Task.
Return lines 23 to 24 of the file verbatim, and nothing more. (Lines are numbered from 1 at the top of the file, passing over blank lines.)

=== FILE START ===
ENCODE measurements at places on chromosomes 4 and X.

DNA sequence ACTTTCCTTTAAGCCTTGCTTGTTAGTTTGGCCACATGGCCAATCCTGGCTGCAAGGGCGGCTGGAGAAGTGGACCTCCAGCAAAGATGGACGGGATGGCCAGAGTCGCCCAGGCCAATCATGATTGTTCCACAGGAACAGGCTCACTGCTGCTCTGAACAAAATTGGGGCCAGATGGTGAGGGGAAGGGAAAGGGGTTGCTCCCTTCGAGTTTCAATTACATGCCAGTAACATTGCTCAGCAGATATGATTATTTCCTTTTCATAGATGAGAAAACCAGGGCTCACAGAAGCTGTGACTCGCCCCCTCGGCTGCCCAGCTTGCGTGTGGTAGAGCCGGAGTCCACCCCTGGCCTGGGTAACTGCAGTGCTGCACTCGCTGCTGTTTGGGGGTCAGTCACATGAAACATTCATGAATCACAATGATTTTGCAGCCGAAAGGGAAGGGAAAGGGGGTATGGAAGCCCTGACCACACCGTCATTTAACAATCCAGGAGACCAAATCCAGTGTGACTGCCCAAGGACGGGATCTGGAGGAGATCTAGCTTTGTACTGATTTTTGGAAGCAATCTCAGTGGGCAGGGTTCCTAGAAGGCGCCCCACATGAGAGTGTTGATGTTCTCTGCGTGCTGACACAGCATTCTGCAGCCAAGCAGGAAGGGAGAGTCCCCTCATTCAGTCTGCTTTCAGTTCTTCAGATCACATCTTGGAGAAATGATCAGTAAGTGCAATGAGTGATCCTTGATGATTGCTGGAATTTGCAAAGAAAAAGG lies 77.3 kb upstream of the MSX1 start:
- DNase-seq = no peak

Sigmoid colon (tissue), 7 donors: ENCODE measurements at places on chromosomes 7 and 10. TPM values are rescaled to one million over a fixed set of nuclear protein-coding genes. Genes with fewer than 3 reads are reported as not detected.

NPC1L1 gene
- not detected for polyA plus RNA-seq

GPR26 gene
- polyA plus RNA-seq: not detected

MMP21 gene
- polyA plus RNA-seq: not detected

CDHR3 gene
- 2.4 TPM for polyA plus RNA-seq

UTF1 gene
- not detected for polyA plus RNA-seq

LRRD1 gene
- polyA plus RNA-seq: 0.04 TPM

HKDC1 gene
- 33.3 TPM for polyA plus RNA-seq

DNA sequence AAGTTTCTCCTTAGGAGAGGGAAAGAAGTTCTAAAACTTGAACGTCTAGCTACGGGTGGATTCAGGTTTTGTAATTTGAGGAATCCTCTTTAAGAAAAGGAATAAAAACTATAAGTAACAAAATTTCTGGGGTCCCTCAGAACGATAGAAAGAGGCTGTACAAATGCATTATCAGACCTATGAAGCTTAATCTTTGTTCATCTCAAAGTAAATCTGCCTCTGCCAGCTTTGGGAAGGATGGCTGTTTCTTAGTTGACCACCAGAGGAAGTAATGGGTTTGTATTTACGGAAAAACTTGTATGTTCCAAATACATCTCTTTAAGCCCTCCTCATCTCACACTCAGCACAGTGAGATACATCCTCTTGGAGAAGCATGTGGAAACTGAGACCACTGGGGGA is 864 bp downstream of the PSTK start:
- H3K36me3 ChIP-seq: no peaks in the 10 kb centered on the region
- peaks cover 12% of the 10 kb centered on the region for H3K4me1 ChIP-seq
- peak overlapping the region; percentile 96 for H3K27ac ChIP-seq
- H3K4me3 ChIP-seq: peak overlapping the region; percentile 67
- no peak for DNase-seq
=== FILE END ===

- H3K4me3 ChIP-seq: peak overlapping the region; percentile 67
- no peak for DNase-seq